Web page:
Twenty Intelligent Design Resources: A Christmas Shopping List
It's never too early to start shopping. What do you get for the person who has everything -- everything, that is, except for a complete library of intelligent design-related resources in various media? Behold, the answer to your question, grouped by categories:
For a big surprise: Science & Faith: Friends or Foes? Alaska Cruise, July 26th - August 2nd, 2014. If you know someone who is passionate about the study of intelligent design and the debate over Darwinian evolution, this is the perfect Christmas gift to surprise them with.
Darwin's Doubt: The Explosive Origin of Animal Life and the Case for Intelligent Design, by Stephen C. Meyer. Landing at #7 on the New York Times bestseller List, Darwin's Doubt had an explosive debut this summer. Expanding on the compelling case he presented in his last book, Signature in the Cell, Meyer argues that the theory of intelligent design is ultimately the best explanation for the origin of the Cambrian animals. If you haven't picked up the seminal work on ID in 2013, this is a must-have on your Christmas wish list.
Discovering Intelligent Design, by Gary Kemper, Hallie Kemper, and Casey Luskin. This highly anticipated curriculum for homeschoolers and private school students was greeted with enthusiasm by parents and educators alike when it was released in May of this year. The multimedia curriculum -- complete with textbook, workbook with learning activities, and corresponding DVD -- explores various facets of intelligent design including the origin and development of the universe, the origin of biological complexity, the fossil record's dearth of unambiguous evidence for universal common descent, and the broader cultural debate over ID. The curriculum is recommended for middle school ages and up. The textbook by itself is a great introduction to ID for a general audience.
Science and Human Origins, by Ann Gauger, Douglas Axe, and Casey Luskin. This book challenges the claim that undirected natural selection is capable of building a human being. The authors confront the idea that humans and apes are related through common ancestry, and debunk recent claims that the human race could not have started from an original couple. This book is great for anyone interested in fossils and genetics as they relate to human history.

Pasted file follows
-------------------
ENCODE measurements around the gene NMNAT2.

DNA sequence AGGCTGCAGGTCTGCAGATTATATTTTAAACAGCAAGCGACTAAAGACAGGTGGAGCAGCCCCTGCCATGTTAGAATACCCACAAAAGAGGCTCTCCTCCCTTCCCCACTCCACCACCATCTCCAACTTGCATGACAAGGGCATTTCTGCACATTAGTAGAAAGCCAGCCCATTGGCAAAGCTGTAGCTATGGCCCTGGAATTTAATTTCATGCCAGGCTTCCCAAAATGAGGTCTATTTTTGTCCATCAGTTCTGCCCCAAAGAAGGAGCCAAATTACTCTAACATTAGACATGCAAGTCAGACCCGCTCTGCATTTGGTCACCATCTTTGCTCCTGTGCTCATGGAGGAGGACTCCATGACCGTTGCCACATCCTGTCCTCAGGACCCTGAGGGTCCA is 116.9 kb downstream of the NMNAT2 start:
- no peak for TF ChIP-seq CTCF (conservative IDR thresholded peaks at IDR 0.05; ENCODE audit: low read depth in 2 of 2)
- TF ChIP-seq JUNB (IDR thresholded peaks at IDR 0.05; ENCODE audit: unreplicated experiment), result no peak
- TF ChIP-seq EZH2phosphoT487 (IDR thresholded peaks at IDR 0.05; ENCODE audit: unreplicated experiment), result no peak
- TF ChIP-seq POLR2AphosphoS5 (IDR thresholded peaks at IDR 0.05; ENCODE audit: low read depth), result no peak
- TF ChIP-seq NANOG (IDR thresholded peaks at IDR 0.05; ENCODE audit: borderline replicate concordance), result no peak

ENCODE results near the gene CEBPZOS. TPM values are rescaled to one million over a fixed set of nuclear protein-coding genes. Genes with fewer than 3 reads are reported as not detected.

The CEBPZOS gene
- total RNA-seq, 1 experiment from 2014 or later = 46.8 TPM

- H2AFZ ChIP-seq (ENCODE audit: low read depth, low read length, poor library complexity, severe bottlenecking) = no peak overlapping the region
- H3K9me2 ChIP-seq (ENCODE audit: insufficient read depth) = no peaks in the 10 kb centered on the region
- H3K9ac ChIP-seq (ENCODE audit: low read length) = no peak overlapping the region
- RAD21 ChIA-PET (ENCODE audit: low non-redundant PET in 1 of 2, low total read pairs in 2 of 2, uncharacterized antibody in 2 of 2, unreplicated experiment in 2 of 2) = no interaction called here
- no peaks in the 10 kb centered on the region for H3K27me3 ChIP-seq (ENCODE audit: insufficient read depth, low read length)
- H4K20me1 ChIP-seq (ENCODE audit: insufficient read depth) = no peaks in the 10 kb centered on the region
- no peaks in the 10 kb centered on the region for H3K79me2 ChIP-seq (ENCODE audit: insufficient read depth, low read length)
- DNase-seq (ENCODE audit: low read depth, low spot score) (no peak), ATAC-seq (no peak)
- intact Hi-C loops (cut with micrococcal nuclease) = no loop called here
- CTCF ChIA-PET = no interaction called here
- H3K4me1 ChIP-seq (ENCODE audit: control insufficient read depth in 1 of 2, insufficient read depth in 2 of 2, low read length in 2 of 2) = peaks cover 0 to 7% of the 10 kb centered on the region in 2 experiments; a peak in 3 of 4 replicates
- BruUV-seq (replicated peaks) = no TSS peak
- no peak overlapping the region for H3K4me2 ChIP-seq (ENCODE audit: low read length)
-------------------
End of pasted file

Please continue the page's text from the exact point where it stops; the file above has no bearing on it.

Nature's Destiny: How the Laws of Biology Reveal Purpose in the Universe, by Michael Denton. A follow-up to Michael Denton's groundbreaking Evolution: A Theory in Crisis (published in the late 1980s) Nature's Destiny demonstrates how the cosmos is uniquely fit for life and was designed with the emergence of mankind as its primary purpose. This book offers a unique case for intelligent design, largely focused around biochemistry. It is highly recommended for those interested in biology as well as natural philosophy, and for anyone gaining a sense of awe about the universe.
Understanding Intelligent Design: Everything You Need to Know in Plain Language, by William Dembski and Sean McDowell. This compact guide lays out the basics of intelligent design: the central theory of ID, why ID is a valid science, why scientific evidence increasingly conflicts with evolutionary theories, and more. This is a great primer on ID and is especially appropriate for high school and college students, and for students of life.
Faith and Worldview
God and Evolution: Protestants, Catholics, and Jews Explore Darwin's Challenge to Faith, edited by Jay Richards. This volume addresses the issue of whether one can coherently maintain theistic beliefs and still hold to robust Darwinism. God and Evolution is ideal for use in small groups and adult Sunday School classes, and each chapter comes with discussion questions and downloadable video clips to facilitate educational use. Visit the website for these resources, where a free discussion/study guide is also available for download.
True U: Does God Exist?, featuring Stephen Meyer. Dr. Meyer uses design arguments to make a case for the existence of God. It's aimed at training high school students for the rigorous challenges to their faith that will come on the college campus, particularly in the biology classroom. Recommended for high school and college students, and for anyone who ever wanted to have Dr. Meyer as his or her professor.
Science & Faith: Friends or Foes?, by C. John "Jack" Collins. Many people worry that science undermines faith. Instead of fearing scientific discovery, Dr. Collins beautifully demonstrates that we should delight in the natural world and study it. This book is for anyone looking for an introduction to Christian engagement with science.
Westminster Conference on Science & Faith DVDs. The Westminster Conference on Science & Faith is a series co-hosted by Westminster Theological Seminary and Discovery Institute's Center for Science & Culture. Held in greater Philadelphia area in the spring each year, this annual event explores cutting-edge themes at the intersection of science and faith. Each DVD features over 10 hours of conference presentations. Previous years' DVDs are offered at a steep discount.